Video Analysis of Factors Associated With Response Time to Physiologic Monitor Alarms in a Children’s Hospital
Bedside monitor alarms alert nurses to life-threatening physiologic changes among patients, but the response times of nurses are slow.Objective
To identify factors associated with physiologic monitor alarm response time.Design, Setting, and Participants
This prospective cohort study used 551 hours of video-recorded care administered by 38 nurses to 100 children in a children’s hospital medical unit between July 22, 2014, and November 11, 2015.Exposures
Patient, nurse, and alarm-level factors hypothesized to predict response time.Main Outcomes and Measures
We used multivariable accelerated failure-time models stratified by each nurse and adjusted for clustering within patients to evaluate associations between exposures and response time to alarms that occurred while the nurse was outside the room.Results
The study participants included 38 nurses, 100% (n = 38) of whom were white and 92% (n = 35) of whom were female, and 100 children, 51% (n = 51) of whom were male. The race/ethnicity of the child participants was 45% (n = 45) black or African American, 33% (n = 33) white, 4% (n = 4) Asian, and 18% (n = 18) other. Of 11 745 alarms among 100 children, 50 (0.5%) were actionable. The adjusted median response time among nurses was 10.4 minutes (95% CI, 5.0-15.8) and varied based on the following variables: if the patient was on complex care service (5.3 minutes [95% CI, 1.4-9.3] vs 11.1 minutes [95% CI, 5.6-16.6] among general pediatrics patients), whether family members were absent from the patient’s bedside (6.3 minutes [95% CI, 2.2-10.4] vs 11.7 minutes [95% CI, 5.9-17.4] when family present), whether a nurse had less than 1 year of experience (4.4 minutes [95% CI, 3.4-5.5] vs 8.8 minutes [95% CI, 7.2-10.5] for nurses with 1 or more years of experience), if there was a 1 to 1 nursing assignment (3.5 minutes [95% CI, 1.3-5.7] vs 10.6 minutes [95% CI, 5.3-16.0] for nurses caring for 2 or more patients), if there were prior alarms requiring intervention (5.5 minutes [95% CI, 1.5-9.5] vs 10.7 minutes [5.2-16.2] for patients without intervention), and if there was a lethal arrhythmia alarm (1.2 minutes [95% CI, −0.6 to 2.9] vs 10.4 minutes [95% CI, 5.1-15.8] for alarms for other conditions). Each hour that elapsed during a nurse’s shift was associated with a 15% longer response time (6.1 minutes [95% CI, 2.8-9.3] in hour 2 vs 14.1 minutes [95% CI, 6.4-21.7] in hour 8). The number of nonactionable alarms to which the nurse was exposed in the preceding 120 minutes was not associated with response time.Conclusions and Relevance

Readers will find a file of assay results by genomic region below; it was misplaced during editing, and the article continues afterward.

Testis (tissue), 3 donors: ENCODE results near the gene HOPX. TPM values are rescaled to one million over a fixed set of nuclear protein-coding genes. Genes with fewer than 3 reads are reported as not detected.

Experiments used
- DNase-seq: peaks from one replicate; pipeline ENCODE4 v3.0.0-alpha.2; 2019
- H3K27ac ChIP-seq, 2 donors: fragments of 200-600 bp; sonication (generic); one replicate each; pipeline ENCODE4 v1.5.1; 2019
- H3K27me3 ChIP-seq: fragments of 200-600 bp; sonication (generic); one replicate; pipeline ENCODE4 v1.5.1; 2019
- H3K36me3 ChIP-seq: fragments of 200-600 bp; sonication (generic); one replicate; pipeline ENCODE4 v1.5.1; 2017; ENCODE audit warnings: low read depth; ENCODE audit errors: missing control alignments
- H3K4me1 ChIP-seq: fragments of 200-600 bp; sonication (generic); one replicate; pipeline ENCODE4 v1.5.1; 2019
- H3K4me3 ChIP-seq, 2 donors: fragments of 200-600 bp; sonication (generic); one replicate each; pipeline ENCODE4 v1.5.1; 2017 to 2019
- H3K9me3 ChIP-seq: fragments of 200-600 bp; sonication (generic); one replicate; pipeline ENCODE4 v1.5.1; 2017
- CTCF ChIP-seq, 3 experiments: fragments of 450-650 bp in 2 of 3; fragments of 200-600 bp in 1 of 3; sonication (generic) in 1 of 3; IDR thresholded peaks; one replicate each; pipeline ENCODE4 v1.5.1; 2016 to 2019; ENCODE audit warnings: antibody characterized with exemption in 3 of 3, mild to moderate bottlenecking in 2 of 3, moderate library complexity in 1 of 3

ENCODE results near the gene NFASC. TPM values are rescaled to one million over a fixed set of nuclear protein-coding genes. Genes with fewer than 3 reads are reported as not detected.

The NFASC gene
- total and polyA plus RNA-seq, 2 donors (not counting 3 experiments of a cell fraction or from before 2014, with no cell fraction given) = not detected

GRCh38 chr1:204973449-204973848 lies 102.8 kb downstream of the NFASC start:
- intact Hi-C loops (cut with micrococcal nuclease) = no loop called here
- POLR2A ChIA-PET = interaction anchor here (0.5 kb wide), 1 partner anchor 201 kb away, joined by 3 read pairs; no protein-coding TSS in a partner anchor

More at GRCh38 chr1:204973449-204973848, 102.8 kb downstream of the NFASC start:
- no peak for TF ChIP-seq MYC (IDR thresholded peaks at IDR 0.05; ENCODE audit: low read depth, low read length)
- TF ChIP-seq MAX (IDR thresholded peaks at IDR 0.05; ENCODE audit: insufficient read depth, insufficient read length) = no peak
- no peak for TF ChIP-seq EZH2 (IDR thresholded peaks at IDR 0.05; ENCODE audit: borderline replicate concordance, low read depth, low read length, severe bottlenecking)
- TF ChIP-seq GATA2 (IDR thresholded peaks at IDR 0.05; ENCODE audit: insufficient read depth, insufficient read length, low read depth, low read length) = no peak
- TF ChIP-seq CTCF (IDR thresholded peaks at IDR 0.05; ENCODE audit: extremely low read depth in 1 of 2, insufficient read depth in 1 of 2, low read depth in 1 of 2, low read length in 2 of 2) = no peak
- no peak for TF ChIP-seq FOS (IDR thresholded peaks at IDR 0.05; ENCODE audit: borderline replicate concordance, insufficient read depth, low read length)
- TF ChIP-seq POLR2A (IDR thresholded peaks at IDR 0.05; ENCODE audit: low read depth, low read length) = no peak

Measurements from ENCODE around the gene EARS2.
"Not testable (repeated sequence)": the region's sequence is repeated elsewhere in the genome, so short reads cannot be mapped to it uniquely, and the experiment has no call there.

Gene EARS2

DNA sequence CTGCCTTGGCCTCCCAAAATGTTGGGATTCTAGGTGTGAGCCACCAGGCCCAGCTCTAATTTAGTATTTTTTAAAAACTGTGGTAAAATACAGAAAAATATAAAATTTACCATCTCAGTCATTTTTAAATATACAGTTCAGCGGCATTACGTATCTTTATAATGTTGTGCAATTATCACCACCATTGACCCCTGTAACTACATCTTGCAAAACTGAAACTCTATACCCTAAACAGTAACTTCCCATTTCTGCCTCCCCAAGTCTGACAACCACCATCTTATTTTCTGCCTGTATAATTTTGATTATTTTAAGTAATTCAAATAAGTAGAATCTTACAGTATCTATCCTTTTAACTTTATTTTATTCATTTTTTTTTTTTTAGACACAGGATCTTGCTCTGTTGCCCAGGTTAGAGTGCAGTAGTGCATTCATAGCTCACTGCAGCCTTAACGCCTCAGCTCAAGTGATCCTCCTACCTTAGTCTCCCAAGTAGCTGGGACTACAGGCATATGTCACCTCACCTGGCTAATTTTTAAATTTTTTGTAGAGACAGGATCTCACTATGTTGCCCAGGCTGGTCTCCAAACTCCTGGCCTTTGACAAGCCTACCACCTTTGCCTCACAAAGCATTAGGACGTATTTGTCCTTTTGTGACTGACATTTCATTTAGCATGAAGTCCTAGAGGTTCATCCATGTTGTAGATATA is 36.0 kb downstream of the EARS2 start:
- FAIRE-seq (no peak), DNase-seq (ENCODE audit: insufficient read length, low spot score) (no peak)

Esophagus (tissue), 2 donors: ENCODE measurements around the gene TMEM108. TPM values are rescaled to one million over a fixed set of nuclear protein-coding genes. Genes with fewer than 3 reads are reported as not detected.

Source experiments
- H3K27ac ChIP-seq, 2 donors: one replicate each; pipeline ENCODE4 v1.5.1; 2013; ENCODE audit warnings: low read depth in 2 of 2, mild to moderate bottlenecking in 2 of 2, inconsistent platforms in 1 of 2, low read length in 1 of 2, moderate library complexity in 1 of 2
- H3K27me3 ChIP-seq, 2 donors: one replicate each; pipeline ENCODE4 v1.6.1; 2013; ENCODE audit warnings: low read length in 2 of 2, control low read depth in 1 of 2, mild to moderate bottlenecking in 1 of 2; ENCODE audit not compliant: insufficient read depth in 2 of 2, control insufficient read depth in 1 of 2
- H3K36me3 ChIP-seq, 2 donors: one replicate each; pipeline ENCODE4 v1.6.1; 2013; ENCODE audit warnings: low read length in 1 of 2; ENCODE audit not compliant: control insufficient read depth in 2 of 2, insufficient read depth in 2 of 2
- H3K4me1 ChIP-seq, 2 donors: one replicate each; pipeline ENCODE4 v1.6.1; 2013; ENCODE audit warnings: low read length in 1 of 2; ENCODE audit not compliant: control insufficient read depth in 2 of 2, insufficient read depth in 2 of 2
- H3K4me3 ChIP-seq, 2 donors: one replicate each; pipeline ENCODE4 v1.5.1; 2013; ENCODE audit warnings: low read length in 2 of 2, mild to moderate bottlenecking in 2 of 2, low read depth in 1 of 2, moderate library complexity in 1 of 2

Response time was associated with factors that likely represent the heuristics nurses use to assess whether an alarm represents a life-threatening condition. The nurse to patient ratio and physical and mental fatigue (measured by the number of hours into a shift) represent modifiable factors associated with response time. Chronic alarm fatigue resulting from long-term exposure to nonactionable alarms may be a more important determinant of response time than short-term exposure.